At one of my recent workshops I was asked about decision making in business. Namely, how does a fempreneur make decisions about what opportunities to take, or not?
I find that as a fempreneur myself, I am faced with decisions that either indirectly or directly affect my business on a regular basis. The amount of opportunities presented that require a decision can be many. A common example I see for which many of my clients have felt overwhelmed, is the amount of invitations they receive to participate in various networking or business events, groups and sponsorship opportunities.
You may find that you’re networking and making some great connections at various events and groups, but that you’re not following up with those great new connections or taking time to follow through with something you said you’d do. That could send a negative message that you’re not referable (if that continues), and I imagine you probably would like referrals for your service or product. Even if you are keeping up, it may feel that there’s not much time left for other critical business activities, or getting actual work done. However, there may be many groups and events that really are a great opportunity for you to increase business and get exposure.
What to do?
Opt for a balance in networking opportunities- participate in those few you most enjoy and that support you and your business goals; then mark your calendar to “sprinkle” some other ones you’d like to explore or visit from time to time. That way you feel focused on your core networking investments and are making the most of them, while simultaneously exploring unique opportunities for exposure and relationship building. Discovering your core networking “mix” can involve getting out there and trying some, seeing what you like and what works best for you.
Eliminating a great networking or collaborative opportunity can be challenging especially if you really like the people involved. But such investments come down to the bottom line- will it help you get closer to your business goals? Does it fulfill a greater purpose or need you have as an entrepreneur (e.g. professional development, new ideas, giving back to the community)? If not, it doesn’t mean that you shouldn’t do it- ultimately, it’s up to you. It’s just important to make intentional choices. That way, your expectations for participating or investing in something can align with actual outcomes or potential return on investment (or lack thereof).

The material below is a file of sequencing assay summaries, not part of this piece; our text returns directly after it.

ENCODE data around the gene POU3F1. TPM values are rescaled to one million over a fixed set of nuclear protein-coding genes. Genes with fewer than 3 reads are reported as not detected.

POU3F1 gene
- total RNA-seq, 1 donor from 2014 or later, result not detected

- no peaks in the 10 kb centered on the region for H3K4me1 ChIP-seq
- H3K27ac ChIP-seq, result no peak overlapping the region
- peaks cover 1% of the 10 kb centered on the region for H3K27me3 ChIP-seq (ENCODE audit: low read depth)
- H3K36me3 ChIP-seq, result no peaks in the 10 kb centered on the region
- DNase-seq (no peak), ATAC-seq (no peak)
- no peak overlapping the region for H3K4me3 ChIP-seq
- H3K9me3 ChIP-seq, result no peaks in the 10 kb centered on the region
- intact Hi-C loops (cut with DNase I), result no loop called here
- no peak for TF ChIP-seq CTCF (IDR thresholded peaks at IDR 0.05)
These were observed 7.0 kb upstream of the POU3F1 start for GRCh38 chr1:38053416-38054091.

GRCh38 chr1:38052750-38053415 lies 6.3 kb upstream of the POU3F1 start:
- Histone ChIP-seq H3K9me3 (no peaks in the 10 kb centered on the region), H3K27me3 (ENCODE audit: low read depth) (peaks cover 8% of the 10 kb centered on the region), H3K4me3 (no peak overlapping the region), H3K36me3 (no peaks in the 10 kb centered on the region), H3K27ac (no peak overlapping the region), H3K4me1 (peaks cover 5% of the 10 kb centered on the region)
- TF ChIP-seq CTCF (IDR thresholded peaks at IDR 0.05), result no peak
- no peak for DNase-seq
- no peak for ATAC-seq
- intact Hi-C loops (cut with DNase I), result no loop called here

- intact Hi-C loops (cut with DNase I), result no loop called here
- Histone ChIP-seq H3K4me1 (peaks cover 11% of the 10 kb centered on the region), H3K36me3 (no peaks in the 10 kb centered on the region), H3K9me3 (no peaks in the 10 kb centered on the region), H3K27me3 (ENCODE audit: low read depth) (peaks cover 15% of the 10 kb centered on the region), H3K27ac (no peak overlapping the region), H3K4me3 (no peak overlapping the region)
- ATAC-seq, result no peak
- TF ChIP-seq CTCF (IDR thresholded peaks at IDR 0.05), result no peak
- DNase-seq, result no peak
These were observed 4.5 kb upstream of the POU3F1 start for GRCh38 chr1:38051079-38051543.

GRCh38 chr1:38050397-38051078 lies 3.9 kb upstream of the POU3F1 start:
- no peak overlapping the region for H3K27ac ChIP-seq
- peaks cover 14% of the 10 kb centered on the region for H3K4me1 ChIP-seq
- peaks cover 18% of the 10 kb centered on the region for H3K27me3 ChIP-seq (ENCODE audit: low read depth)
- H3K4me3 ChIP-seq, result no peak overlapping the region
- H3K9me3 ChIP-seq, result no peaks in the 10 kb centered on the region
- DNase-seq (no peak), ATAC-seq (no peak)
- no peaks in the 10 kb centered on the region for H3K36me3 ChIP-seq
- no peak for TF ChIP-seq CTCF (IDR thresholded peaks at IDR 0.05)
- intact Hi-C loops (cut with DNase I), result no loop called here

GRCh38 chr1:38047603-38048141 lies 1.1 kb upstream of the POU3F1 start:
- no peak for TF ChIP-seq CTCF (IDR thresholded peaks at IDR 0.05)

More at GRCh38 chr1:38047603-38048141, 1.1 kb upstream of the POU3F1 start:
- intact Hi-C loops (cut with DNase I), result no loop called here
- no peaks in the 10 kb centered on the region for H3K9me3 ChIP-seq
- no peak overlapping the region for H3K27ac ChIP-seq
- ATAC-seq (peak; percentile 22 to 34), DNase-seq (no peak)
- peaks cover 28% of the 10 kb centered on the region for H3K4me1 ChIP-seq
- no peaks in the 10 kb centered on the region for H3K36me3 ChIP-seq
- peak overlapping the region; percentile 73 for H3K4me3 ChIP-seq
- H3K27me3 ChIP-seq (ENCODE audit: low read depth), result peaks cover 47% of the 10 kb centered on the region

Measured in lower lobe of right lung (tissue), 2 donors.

Another good business reason for making a decision about your core networking mix, is you don’t want to have over-reliance on networking as a marketing strategy if there are other ways that could be as, or more productive in developing lasting success. By making tough, but intentional choices when it comes to networking, you leave room for investing resources in other marketing strategies to engage and attract your audience, whether it be social media, blogging, advertising, affiliate marketing, speaking, etc. When you consider what role networking has in your overall “marketing mix” to reach your business goals, you’ll have more clarity about what opportunities to say yes to.
In the San Diego small business community there are more than enough of networking opportunities, and I’m regularly evaluating which ones to try, keep, and decrease or eliminate my involvement. Being proactive about your decisions when it comes to networking means regularly assessing your core networking mix. On a quarterly or semi-annual basis, evaluate the groups you’re involved in to ensure they’re still relevant, to make the most of them, and to consider if there’s room for new groups and events. After all, you’ve got to have a strong Hub!
Do you have other suggestions about decision making in business or specifically when it comes to networking? Please comment below or share on social!